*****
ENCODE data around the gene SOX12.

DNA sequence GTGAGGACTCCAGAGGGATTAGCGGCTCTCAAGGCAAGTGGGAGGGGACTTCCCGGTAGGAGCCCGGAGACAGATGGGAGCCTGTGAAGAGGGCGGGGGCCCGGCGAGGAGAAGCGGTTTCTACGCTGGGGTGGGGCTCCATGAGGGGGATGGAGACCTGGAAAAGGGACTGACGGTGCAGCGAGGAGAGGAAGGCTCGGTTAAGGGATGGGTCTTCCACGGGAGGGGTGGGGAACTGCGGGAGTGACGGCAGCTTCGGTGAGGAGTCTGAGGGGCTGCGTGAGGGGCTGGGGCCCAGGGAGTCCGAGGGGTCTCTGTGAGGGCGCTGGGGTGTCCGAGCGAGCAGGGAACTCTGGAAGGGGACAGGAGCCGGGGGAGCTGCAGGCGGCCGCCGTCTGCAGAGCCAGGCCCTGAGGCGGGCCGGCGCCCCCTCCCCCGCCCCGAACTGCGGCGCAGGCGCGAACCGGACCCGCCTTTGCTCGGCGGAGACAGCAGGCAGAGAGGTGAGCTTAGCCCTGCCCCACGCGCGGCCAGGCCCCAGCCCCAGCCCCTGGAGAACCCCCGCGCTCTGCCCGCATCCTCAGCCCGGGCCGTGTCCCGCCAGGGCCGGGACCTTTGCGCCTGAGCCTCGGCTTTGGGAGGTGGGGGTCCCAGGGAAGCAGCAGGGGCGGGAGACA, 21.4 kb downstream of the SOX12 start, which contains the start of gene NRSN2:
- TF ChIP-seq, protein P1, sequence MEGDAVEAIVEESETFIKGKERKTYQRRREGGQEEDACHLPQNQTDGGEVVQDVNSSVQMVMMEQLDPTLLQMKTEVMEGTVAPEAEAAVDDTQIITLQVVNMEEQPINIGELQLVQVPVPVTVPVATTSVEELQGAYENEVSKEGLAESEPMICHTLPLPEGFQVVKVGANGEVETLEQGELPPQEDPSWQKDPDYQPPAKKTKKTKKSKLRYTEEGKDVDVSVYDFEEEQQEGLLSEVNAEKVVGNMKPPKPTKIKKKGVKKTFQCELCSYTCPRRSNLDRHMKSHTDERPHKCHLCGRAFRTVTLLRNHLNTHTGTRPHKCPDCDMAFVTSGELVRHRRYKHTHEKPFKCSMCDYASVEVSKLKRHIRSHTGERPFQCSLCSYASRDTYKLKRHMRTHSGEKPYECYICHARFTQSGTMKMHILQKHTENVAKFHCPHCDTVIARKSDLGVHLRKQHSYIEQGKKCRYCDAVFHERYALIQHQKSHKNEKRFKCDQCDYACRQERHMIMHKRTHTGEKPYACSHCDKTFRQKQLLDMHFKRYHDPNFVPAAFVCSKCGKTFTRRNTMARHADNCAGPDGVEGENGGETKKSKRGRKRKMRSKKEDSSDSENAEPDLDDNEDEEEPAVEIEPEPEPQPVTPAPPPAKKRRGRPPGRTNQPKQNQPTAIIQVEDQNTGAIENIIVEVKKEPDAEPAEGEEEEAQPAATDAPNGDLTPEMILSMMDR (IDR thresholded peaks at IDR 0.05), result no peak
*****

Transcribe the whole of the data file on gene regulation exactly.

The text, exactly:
ENCODE data around the gene SOX12.

DNA sequence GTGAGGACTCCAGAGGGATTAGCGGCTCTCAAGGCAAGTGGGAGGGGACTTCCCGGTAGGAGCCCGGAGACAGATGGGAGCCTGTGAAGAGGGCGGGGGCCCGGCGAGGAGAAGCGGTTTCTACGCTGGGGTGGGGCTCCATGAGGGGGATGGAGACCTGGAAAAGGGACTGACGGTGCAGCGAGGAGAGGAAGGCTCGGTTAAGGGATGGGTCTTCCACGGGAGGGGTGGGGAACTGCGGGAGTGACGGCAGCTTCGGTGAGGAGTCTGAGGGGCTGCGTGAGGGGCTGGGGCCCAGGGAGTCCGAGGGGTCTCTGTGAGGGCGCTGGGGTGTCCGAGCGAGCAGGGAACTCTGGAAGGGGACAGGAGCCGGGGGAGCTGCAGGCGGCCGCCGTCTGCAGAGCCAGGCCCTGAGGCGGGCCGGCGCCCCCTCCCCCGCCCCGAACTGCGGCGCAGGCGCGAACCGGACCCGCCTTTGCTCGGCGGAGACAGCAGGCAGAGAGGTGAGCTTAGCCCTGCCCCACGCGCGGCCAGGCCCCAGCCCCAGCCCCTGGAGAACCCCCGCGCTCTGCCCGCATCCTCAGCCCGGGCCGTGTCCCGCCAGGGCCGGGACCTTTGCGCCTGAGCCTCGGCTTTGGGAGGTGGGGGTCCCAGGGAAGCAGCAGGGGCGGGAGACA, 21.4 kb downstream of the SOX12 start, which contains the start of gene NRSN2:
- TF ChIP-seq, protein P1, sequence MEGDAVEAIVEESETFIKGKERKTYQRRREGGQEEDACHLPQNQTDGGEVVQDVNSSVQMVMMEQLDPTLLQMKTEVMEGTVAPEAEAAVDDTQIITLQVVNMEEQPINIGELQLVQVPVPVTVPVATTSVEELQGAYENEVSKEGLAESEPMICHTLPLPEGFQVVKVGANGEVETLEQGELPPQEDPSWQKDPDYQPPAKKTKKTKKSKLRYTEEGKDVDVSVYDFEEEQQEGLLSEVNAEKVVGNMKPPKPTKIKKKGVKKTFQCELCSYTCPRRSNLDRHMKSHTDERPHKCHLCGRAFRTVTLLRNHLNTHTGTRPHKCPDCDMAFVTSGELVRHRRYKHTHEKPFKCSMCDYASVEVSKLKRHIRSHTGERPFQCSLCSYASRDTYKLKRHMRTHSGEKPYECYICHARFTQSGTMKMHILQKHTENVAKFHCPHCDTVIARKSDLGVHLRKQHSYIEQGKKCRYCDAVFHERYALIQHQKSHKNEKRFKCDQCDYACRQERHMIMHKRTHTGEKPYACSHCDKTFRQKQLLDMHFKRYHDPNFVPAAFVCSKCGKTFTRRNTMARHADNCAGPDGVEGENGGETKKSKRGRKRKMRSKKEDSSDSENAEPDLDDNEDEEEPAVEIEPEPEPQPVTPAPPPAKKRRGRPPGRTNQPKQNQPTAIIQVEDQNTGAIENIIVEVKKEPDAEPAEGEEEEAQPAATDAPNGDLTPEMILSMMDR (IDR thresholded peaks at IDR 0.05), result no peak